Door-Knocking Iowa Home-Schoolers Courted by Republican Suitors

Mike Huckabee, former governor of Arkansas, speaks at the Republican National Convention (RNC) in Tampa, Florida, U.S., on Wednesday, Aug. 29, 2012.

Mike Huckabee, former governor of Arkansas, speaks at the Republican National Convention (RNC) in Tampa, Florida, U.S., on Wednesday, Aug. 29, 2012.

Photographer: Scott Eells/Bloomberg

Bobby Jindal, Ted Cruz and Rick Santorum wooed them at a town hall-style meeting in Des Moines in April. So did Mike Huckabee, who one-upped rivals by bringing in the Duggars of the “19 Kids and Counting” reality TV show.

Republican presidential hopefuls are courting a small but potent subset of Iowa’s Christian conservatives, those who teach their children at home. In the state holding the kickoff of the 2016 presidential race, home-schoolers are one of the most coveted blocs because of their passion, alliances with churches and the anti-government Tea Party, their training in electoral politics and willingness to enlist entire families in volunteering.

“They’re like political Navy SEALs,” said Steve Deace, a radio host who helped organize the April events. “Iowa’s home-schoolers are one of the most organized and informed constituencies on the right.”

Iowans have picked religious conservatives for the Republican nomination since 2000. Parents of the state’s more than 10,000 home-schooled children helped deliver the Hawkeye State for Huckabee in 2008: Deace called their relationship with the former Arkansas governor and Baptist preacher a perfect marriage.

Home-schoolers splintered between Libertarian congressman Ron Paul and former U.S. senator and eventual Iowa winner Rick Santorum in 2012, after abandoning Tea Party favorite Michele Bachmann, then a congresswoman.

The competition for home-schoolers that year was so fierce that it sparked a lawsuit over a stolen mailing list, an endorsement-for-pay scheme and a federal criminal conviction. Home-school advocate Kent Sorenson, a state senator who endorsed Bachmann and then switched to Paul, pleaded guilty to concealing contributions from a presidential campaign and admitted to getting paid by both camps.

Wide Open

The 2016 field is even wider, which could dilute the lobby’s clout. U.S. senators Cruz of Texas, Marco Rubio of Florida and Rand Paul of Kentucky, governors Jindal of Louisiana and Scott Walker of Wisconsin, former Texas governor Rick Perry, and retired neurosurgeon Ben Carson all are vying with Huckabee and Santorum for home-schooler support.

“It’s not just Huckabee anymore,” said Joel Grewe, head of Purcellville, Virginia-based Generation Joshua, an arm of the national Home School Legal Defense Association. The group trains and deploys teenagers for voter-turnout drives.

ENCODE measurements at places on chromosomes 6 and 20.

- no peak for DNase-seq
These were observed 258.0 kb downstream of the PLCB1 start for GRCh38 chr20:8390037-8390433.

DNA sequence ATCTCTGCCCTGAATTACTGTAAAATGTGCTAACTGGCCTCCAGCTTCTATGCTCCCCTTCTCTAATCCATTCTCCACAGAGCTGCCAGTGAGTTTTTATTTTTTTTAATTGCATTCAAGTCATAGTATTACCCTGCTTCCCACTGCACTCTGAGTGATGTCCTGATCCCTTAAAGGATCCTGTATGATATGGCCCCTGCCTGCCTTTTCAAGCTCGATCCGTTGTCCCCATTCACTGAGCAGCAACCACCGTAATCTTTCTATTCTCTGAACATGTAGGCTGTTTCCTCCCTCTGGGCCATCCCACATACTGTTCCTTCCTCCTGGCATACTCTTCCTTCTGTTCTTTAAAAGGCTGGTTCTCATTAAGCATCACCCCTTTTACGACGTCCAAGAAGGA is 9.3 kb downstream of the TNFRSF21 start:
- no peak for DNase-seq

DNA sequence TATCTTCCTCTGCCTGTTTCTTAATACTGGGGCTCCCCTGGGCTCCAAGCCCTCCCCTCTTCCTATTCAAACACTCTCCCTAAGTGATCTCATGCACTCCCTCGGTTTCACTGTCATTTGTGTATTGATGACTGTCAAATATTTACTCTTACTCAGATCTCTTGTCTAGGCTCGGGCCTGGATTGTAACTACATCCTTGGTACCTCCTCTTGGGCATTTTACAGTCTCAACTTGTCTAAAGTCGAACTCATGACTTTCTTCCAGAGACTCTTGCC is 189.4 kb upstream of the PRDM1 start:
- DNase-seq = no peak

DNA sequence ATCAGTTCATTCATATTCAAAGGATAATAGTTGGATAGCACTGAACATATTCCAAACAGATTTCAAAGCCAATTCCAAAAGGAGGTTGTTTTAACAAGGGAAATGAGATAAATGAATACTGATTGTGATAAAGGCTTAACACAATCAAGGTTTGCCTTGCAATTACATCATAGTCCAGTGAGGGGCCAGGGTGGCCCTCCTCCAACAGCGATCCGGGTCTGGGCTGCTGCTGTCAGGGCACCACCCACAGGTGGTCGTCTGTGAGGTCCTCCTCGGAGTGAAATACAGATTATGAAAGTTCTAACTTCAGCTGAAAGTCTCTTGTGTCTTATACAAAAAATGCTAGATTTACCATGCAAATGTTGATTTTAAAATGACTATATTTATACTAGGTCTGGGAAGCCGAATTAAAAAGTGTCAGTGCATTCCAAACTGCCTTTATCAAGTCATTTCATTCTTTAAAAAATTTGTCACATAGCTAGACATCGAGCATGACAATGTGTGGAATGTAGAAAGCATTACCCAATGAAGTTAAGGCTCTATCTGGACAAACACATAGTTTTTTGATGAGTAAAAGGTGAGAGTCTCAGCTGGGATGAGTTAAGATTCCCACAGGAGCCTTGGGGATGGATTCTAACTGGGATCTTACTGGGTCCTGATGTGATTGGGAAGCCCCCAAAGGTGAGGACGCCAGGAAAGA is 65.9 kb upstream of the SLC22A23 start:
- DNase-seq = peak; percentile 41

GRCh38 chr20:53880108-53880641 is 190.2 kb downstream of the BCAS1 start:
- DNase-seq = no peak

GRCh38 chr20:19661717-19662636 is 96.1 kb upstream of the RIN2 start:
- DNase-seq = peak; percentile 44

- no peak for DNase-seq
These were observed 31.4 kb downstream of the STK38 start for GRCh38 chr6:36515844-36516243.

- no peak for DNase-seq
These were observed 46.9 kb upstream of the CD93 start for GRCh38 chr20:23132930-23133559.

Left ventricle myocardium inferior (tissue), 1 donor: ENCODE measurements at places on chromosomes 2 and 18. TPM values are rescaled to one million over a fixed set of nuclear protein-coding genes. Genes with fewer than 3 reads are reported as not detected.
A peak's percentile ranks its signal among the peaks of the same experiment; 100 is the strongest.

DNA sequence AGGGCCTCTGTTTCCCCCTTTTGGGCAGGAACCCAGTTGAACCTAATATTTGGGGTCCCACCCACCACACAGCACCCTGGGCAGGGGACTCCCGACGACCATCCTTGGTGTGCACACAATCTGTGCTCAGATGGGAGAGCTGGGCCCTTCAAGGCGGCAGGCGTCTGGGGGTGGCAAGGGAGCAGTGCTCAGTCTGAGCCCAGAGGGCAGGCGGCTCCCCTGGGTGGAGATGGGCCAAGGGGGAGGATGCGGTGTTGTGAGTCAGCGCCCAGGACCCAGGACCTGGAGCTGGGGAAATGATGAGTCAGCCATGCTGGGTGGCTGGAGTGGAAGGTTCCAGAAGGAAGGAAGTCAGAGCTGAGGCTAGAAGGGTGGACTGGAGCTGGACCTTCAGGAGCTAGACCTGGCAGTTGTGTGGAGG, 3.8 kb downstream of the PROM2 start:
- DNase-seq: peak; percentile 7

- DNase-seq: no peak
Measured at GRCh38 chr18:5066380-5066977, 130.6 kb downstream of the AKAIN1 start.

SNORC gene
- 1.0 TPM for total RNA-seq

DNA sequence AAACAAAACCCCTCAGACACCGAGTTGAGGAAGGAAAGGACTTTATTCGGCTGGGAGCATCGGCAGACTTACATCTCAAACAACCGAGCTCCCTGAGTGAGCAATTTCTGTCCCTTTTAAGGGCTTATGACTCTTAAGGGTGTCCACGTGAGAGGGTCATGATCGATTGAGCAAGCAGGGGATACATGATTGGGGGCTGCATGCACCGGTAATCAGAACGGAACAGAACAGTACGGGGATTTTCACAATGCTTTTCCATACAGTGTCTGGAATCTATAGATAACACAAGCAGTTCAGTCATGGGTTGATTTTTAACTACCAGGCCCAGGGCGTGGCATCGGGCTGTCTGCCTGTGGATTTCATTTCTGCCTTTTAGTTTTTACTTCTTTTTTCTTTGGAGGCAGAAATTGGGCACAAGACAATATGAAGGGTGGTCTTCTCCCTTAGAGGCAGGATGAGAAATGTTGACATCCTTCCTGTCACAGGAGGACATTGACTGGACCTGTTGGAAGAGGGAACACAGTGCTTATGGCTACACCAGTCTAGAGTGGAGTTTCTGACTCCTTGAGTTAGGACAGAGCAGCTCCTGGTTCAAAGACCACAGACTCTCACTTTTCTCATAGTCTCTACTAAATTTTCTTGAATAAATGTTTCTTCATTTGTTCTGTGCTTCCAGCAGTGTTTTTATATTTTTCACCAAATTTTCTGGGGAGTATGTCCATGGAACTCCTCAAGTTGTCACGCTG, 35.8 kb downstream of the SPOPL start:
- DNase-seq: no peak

Huckabee, Cruz and Jindal all have home-schoolers prominent in their campaigns. Santorum is one himself. Carson was a keynote speaker at a home-schooler convention in Oklahoma. Huckabee brought in the Duggars. Perry showed up at Iowa’s legislative Home School Day to shake hands.

What home-schoolers want in a candidate is ideological purity, said Iowa state Senator Dennis Guth, a Cruz backer who has benefited from their support. That includes opposition to abortion and same-sex marriage and support for “religious liberty” protections for merchants who refuse service for gay weddings.

“Religious liberty is probably the biggest issue out there right now,” Guth said. “Home-schoolers are not going to look at people who are weak on that.”

The phrase surfaced in nearly every Republican response to the U.S. Supreme Court’s gay marriage ruling.

It was also the subject of Jindal’s first TV ad in Iowa, which ran before he announced his candidacy and immediately after he overrode Louisiana’s legislature and issued the nation’s first religious-liberty executive order. He said the measure would let people choose whom to do business with.

Home-schoolers “really liked that,” said Guth, adding that they also think Jindal is too unknown to be viable.

‘Extremely Active’

The movement’s potency grew out of its struggle to legalize and deregulate household education.

As part of their children’s curriculum, parents now include hands-on electoral politics, deploying them for door-knocking and other vote-related tasks, said Guth, whose own children were taught at home.

Their support is more dedicated and more flexible than that of many volunteers, the lawmaker said.

“They walk in parades, they put up signs, they’re extremely active,” he said. “They helped me a lot.”

Outreach by the youngest volunteers has been effective in races across the U.S., said Generation Joshua’s Grewe.

“The kids knock and they say ‘I’m 16 and I can’t vote in this election but you can. Would you be willing to vote for me?’” Grewe said. “They tend to be incredibly well-spoken, and clean cut.”

Generation Joshua’s local chapters may get involved in Iowa, according to Grewe. At the national level, neither Generation Joshua nor its parent’s political-action committee plan to deploy in the primaries, though: Too many Ron Paul supporters complained after the PAC endorsed Huckabee in 2008, committee director William Estrada said. Many home schoolers have a Libertarian streak.

For now, the parents’ support is up for grabs. The candidates are acting as though they know it.

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